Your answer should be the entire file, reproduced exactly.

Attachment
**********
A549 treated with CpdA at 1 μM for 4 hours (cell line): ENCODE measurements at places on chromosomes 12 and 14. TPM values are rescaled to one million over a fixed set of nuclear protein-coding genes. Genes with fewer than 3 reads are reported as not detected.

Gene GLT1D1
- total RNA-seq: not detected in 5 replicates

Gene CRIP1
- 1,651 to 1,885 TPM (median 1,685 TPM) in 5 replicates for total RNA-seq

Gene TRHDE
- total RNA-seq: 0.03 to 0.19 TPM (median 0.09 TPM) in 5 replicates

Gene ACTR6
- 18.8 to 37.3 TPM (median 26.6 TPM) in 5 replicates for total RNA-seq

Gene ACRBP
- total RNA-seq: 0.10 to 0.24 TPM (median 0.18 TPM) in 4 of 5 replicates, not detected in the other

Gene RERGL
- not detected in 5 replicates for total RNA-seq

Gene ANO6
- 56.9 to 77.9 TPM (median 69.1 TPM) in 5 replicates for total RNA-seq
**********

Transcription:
A549 treated with CpdA at 1 μM for 4 hours (cell line): ENCODE measurements at places on chromosomes 12 and 14. TPM values are rescaled to one million over a fixed set of nuclear protein-coding genes. Genes with fewer than 3 reads are reported as not detected.

Gene GLT1D1
- total RNA-seq: not detected in 5 replicates

Gene CRIP1
- 1,651 to 1,885 TPM (median 1,685 TPM) in 5 replicates for total RNA-seq

Gene TRHDE
- total RNA-seq: 0.03 to 0.19 TPM (median 0.09 TPM) in 5 replicates

Gene ACTR6
- 18.8 to 37.3 TPM (median 26.6 TPM) in 5 replicates for total RNA-seq

Gene ACRBP
- total RNA-seq: 0.10 to 0.24 TPM (median 0.18 TPM) in 4 of 5 replicates, not detected in the other

Gene RERGL
- not detected in 5 replicates for total RNA-seq

Gene ANO6
- 56.9 to 77.9 TPM (median 69.1 TPM) in 5 replicates for total RNA-seq